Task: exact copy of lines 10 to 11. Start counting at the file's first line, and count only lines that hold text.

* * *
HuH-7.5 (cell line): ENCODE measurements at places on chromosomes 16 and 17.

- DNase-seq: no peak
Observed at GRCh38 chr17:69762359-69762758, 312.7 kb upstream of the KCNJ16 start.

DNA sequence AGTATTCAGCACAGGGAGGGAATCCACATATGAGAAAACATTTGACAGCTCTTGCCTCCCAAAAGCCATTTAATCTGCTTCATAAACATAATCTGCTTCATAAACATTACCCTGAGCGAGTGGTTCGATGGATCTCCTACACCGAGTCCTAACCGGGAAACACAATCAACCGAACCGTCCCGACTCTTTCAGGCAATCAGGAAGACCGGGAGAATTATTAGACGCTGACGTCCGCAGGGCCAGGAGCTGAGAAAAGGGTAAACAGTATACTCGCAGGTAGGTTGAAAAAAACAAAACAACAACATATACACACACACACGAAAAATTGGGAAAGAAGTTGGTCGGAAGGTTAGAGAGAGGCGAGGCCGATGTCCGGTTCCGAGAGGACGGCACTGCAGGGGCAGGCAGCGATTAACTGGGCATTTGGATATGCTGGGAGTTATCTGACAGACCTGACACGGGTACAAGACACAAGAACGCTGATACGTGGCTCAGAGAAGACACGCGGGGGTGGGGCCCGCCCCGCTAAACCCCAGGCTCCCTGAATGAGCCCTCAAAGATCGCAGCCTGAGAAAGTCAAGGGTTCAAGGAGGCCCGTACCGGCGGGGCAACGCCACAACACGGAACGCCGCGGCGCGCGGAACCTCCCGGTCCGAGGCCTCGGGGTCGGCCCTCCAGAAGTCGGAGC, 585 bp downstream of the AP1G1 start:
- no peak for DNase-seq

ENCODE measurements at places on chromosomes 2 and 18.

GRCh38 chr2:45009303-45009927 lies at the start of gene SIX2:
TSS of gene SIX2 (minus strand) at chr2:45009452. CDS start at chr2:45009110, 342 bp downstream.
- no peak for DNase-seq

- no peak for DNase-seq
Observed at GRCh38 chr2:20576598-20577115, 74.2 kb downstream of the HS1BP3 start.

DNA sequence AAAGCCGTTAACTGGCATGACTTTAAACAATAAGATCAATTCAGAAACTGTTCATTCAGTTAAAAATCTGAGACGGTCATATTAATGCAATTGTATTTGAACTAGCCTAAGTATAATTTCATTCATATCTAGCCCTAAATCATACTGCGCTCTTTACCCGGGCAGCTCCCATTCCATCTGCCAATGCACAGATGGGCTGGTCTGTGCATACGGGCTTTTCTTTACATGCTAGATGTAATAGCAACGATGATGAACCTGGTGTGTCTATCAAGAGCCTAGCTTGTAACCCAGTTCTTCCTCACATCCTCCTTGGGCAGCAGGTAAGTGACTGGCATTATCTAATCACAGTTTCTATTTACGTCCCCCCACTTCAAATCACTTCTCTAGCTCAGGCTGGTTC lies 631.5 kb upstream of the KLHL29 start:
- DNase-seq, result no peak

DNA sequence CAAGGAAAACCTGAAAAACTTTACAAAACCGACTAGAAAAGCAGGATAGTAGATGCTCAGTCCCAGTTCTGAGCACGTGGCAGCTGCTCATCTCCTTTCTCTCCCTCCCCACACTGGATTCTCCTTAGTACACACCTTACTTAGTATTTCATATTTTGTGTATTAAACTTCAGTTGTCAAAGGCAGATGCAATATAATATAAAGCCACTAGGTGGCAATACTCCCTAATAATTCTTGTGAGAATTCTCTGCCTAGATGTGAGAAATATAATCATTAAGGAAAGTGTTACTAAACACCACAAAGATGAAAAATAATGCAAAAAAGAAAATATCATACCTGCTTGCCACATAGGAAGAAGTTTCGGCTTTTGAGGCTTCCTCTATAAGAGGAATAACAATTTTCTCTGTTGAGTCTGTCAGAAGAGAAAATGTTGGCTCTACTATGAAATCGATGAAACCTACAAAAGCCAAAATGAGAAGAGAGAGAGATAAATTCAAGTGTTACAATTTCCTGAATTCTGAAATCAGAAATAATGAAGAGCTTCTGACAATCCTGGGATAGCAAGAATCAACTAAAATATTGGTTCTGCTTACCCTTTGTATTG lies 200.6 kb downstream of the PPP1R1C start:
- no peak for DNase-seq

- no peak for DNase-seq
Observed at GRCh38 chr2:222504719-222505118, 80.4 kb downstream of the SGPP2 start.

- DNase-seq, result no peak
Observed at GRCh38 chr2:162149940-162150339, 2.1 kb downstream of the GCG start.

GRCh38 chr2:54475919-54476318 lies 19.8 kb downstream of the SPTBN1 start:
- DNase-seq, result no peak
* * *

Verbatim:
- no peak for DNase-seq
Observed at GRCh38 chr2:20576598-20577115, 74.2 kb downstream of the HS1BP3 start.